Behind the Bar is The Nevada Independent’s newsletter devoted to comprehensive and accessible coverage of the 2021 Legislature.
In this edition: A bill on “Stablecoin” that is totally not related to Innovation Zones, increasing utility regulator fines, changes to wrongful conviction compensation and heartburn on abolishing education-focused commissions, including one created by beloved former Assemblyman Tyron Thompson.
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I’ve spent a lot of time this week thinking about Texas.
Everyone is generally aware of the massive power grid failures that left millions of Texans without reliable electricity, natural gas service, or even clean water in the midst of a massive winter storm. Dozens of deaths have already been reported and the toll is expected to rise.
I’ve avoided commenting on much of the news in Texas because I’m just not an expert in ERCOT, natural gas pipeline infrastructure or the wild confluence of factors that led to the greatest forced blackout in American history (I also have to write this newsletter). There have been some great breakdowns of what exactly happened to the Texas power grid, as well as some not-so-great ones.
But back in 2017 and 2018, I spent probably too much of my time following the debate and issues around potential implementation of a similar retail energy market in Nevada, in the form of Question 3. It would have amended the state’s Constitution to require that Nevada set up a retail electric market similar to the one in Texas and a handful of other “choice” states (I wrote a long story about why the measure failed).
Even if Question 3 had passed, Nevada would still be in a much different position than Texas. ERCOT, the grid manager for Texas, isn’t connected to any other state’s grid in order to avoid federal regulation. Nevada also has a much different mix of fuel resources than Texas, a different geographical layout and different weather conditions and patterns that affect electric supply and demand in different ways.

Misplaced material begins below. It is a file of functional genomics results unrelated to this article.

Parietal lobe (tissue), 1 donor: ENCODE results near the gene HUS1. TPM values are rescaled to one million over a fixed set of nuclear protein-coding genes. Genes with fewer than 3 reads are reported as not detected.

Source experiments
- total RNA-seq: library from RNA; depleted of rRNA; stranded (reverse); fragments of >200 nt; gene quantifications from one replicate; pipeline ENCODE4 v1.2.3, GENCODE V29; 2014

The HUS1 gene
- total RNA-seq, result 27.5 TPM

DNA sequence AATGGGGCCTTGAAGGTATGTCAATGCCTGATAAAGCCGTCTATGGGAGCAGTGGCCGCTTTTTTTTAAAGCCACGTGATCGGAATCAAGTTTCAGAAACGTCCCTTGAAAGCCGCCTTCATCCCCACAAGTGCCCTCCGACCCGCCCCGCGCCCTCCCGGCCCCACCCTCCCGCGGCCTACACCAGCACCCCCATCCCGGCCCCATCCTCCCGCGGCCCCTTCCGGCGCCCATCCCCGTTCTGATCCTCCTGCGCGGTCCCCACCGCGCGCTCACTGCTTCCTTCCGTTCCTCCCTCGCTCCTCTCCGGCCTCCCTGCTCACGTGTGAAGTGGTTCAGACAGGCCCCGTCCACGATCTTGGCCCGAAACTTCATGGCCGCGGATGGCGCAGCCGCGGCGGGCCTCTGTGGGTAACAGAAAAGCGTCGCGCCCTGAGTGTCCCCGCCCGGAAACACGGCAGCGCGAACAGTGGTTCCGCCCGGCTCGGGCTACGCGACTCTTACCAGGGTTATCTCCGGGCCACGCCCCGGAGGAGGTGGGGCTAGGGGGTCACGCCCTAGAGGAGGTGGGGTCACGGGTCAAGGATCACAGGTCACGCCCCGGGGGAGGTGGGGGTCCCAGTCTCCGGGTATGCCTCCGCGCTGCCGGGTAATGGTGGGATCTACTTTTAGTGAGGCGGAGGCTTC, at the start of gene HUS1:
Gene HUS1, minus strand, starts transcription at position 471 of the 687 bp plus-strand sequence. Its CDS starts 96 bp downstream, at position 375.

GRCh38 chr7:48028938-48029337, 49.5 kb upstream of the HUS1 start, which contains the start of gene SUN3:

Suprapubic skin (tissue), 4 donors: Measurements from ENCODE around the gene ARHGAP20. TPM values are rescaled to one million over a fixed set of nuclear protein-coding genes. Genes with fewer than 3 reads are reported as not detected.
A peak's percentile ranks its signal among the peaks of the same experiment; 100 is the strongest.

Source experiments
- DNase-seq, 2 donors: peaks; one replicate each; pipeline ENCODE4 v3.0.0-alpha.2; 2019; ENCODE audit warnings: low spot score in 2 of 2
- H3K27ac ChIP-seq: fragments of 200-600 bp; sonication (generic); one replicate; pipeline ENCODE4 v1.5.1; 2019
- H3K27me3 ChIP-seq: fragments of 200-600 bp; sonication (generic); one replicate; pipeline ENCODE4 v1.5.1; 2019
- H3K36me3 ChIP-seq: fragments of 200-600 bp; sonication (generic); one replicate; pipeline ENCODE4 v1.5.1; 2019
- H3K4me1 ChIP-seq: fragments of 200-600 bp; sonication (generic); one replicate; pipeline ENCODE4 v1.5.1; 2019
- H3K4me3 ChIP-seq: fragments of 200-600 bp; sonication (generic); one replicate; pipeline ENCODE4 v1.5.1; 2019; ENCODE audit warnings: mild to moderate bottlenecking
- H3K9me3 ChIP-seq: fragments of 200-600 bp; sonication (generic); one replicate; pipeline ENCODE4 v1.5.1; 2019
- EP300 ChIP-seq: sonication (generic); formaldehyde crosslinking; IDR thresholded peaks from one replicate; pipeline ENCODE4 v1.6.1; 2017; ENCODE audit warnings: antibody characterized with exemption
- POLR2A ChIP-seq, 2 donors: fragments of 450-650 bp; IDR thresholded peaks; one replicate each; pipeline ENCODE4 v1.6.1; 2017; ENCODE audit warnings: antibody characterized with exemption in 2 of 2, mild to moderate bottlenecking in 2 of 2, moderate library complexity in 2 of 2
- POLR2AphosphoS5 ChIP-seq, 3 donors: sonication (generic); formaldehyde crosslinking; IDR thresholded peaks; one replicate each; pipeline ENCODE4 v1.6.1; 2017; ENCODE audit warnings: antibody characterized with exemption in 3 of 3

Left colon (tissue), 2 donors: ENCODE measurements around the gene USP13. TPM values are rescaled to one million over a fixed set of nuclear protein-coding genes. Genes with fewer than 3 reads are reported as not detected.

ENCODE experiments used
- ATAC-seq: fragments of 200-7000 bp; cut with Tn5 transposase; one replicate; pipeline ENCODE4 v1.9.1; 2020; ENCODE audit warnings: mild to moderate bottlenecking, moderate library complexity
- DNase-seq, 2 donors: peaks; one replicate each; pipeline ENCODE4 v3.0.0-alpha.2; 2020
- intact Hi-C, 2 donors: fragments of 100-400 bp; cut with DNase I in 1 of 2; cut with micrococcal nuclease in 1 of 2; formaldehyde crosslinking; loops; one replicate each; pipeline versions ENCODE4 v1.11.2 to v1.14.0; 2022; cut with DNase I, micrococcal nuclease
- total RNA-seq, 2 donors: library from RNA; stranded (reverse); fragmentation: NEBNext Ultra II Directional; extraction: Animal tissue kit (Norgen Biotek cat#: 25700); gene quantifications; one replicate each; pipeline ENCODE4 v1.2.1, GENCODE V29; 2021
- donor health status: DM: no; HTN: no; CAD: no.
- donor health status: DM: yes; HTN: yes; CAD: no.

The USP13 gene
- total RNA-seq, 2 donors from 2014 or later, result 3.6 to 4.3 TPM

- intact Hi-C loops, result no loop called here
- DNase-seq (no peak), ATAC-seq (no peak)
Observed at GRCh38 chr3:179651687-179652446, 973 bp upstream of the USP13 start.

I don’t want to get too far in the weeds on retail choice states and what happened to Texas last week, again because this is nominally a newsletter about the Legislature and not Riley’s Thoughts About Electric Markets.
One universal takeaway from last week is this: our lives are governed by increasingly complex systems, whether it be the electric grid, health insurance, unemployment insurance or even the operations of the state government and Legislature. At the same time, expertise in those areas is harder to find, and people tend to apply their political priors to complex systemic issues.
It’s why I’m glad to work in a newsroom where I have the flexibility to spend a few days digging into regulatory filings for a more-than-surface level dive into resource adequacy and how worried Nevadans should be about a California or Texas-size grid disaster happening next summer.
I think there’s real value in reporting on complex issues that is not only deep and accessible, but free to the general public. So while stories on utility regulatory filings aren’t going to get the same attention as a story on which players the Golden Knights have signed, there is a real public service in digging into these issues before they reach the catastrophe phase.
— Riley Snyder
Conine prepares Stablecoin bill, says it’s not related to Innovation Zone run on Stablecoin
Treasurer Zach Conine wants to prepare Nevada government agencies to accept the cryptocurrency Stablecoin as payment — although he insists his bill on the subject is unrelated to Blockchains LLC’s well-publicized proposal to create an entire “Innovation Zone” that secedes from the surrounding county and brings in tax revenue through a Stablecoin product.
Conine discussed the concept on Wednesday as SB39 at a hearing in the Senate Committee on Government Affairs, where he fielded a question about the polarizing Innovation Zone concept.
“The way I'm interpreting this bill is that it is connected to this innovation city. And this is a foundational piece for it to work,” said Democratic Sen. Dina Neal.
“It's not connected,” Conine retorted. “So the ability for us to take payment in the form of Stablecoins — and Innovation Zones, at least to the extent that I understand them — have nothing to do with each other.”
Stablecoin is a type of cryptocurrency that is tied to a reference point such as the U.S. dollar, in contrast to cryptocurrencies such as Bitcoin that don’t have such a peg and are much more volatile. Conine’s bill authorizes government entities to accept Stablecoins as payment in government transactions, just like they can accept credit cards.